The setting was the Roman Empire. From his prison cell, the Apostle Paul was writing letters to churches and individuals instructing them on the faith—teaching doctrine through words that would be read and parsed down through the generations.
It was a bad time to be a Christian. Not in the grand scheme of things, for Christianity was growing and spreading in a manner that startled world leaders, but in the sense that one could be put to death in the most cruel manners (crucifixion, human torch, fed to lions, etc.).
It was with this backdrop that Paul instructed believers about those that rule over us:
Let every soul be subject unto the higher powers. For there is no power but of God: the powers that be are ordained of God.Whosoever therefore resisteth the power, resisteth the ordinance of God: and they that resist shall receive to themselves [dang]ation. – Romans 13:1-2
The passage goes on to say that all rulers are ordained by God for the purpose of keeping the law, and that we ought to pay taxes to them. Ouch.
As we look at the coming to power of the administration, and as many of us watched President Obama take the oath of office1 on Inauguration day, there were many different responses around the corner of the blogosphere that I read.
Some were indignant, choosing to ignore the Inauguration because of person animosity toward the man or his policies. Some ignored the entire event, choosing to focus on other things going on that day. Some tried to take a position of unity (where possible), looking for things to agree on in his speech, trying to call him “my President”, and looking for the opportunity to hope/pray that he wouldn’t be what he said he was.
The latter are the ones I’m concerned about when it comes to this passage of Scripture.
Respect vs. Agreement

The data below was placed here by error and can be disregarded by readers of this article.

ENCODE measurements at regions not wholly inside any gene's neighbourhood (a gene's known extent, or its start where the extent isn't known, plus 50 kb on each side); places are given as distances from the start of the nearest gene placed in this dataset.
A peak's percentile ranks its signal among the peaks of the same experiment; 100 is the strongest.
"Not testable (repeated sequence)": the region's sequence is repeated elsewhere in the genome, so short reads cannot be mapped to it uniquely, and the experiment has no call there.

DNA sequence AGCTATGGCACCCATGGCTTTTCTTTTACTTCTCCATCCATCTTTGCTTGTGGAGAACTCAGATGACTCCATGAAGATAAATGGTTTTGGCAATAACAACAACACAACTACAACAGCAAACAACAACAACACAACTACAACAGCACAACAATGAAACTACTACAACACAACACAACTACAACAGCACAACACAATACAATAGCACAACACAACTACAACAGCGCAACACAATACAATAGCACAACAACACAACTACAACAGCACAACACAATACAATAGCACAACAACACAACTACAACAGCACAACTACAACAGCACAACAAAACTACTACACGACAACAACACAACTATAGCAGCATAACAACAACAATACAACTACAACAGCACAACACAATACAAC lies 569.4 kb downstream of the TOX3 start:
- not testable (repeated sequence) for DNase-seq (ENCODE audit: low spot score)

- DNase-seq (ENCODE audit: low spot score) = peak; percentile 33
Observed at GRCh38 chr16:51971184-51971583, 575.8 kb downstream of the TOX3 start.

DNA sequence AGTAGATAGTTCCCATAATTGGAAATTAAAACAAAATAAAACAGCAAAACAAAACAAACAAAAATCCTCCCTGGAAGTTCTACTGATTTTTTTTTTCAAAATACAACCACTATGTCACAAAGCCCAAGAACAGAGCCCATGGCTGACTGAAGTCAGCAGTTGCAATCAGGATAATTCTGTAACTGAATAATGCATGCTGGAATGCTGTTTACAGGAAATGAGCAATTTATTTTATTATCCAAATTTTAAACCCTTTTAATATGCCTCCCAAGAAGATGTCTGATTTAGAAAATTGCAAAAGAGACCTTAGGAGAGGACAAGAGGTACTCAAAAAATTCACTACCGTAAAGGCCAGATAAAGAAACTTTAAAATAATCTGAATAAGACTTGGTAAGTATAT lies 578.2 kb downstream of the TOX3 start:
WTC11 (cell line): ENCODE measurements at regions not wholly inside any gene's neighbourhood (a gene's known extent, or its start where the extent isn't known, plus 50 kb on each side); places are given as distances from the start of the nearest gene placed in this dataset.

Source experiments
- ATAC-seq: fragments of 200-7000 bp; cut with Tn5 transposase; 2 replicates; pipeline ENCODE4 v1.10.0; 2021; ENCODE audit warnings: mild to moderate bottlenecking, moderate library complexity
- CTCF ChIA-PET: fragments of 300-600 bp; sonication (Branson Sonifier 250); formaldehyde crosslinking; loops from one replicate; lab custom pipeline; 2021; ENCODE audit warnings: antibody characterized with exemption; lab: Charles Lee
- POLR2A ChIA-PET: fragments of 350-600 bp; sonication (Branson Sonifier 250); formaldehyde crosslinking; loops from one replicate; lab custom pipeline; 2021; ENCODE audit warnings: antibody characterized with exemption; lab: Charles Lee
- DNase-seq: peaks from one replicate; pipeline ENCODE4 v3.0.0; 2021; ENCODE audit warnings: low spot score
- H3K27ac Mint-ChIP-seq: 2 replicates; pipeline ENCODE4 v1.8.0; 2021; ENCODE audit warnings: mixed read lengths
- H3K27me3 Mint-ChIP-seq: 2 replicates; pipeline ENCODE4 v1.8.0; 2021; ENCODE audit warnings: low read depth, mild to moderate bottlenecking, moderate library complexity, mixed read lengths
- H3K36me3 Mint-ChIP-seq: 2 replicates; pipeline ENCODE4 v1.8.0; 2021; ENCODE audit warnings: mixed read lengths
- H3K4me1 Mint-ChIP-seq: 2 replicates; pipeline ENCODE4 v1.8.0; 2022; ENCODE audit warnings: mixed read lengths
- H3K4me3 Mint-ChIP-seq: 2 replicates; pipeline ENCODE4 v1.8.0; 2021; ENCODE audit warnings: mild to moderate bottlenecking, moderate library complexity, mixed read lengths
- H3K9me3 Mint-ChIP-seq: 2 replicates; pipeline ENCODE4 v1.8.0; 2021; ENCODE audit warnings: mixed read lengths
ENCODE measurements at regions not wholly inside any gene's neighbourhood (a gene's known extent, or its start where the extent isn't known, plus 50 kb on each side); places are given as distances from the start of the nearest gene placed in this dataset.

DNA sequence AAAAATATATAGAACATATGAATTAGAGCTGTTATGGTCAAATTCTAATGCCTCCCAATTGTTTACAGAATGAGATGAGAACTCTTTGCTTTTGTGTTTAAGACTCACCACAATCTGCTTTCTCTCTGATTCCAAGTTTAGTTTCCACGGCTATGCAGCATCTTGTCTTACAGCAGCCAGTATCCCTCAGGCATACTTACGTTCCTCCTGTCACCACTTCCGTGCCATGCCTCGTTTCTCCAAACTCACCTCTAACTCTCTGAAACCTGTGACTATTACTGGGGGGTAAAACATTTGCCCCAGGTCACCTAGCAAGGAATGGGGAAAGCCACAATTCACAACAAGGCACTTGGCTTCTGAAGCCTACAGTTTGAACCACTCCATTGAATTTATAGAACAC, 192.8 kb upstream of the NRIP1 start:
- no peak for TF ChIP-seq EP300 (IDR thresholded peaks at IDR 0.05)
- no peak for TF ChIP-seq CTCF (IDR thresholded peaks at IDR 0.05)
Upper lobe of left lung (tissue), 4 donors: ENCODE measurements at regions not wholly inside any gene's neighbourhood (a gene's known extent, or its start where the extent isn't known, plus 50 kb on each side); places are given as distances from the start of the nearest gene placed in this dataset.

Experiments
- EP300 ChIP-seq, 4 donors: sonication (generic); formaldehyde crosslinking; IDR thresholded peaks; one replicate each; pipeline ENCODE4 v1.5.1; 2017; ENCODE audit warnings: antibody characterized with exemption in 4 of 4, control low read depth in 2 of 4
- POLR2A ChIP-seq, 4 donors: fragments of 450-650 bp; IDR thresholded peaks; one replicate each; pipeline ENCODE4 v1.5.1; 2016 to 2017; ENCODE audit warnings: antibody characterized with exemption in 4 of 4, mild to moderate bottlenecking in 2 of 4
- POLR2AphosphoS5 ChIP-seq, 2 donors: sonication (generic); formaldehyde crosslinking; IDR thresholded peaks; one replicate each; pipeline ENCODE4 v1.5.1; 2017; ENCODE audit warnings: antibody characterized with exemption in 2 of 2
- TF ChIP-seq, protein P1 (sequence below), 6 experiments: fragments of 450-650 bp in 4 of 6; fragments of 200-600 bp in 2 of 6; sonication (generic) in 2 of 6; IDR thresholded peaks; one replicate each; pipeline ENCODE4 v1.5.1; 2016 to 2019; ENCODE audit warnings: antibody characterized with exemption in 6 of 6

I can show respect to someone I disagree with. It’s shown in the way that I carry myself. It’s shown in the language that I use. It’s shown in how I react when I’m not in the company of that individual.
I can disagree with the policies of an individual. I can believe he’s dead wrong. In a Democratic Republic with the freedom of speech I’m free to say so. I believe that I cross that line when I stop talking about policies and start attacking the person. I also believe I cross the line when I make someone with whom I’m not familiar into the familiar.
That’s why you won’t hear me refer to President Obama as “His High Lord Obama, the Most Merciful” like you hear from Rush Limbaugh. Rush’s making a point about how much President Obama has built himself up, and they way that some are reverencing him, but to mock him in this way also walks across the line I’ve personally set for respecting the man.
However, just like everything in this culture war, I will be pointing out things like FOCA2, etc. I will illustrate why they are wrong and why I believe that they’re not the best for the country.
That’s my civic duty.
- at the least the first time
- The Freedom of Choice Act that will invalidate all state laws governing abortion—like parental notification laws.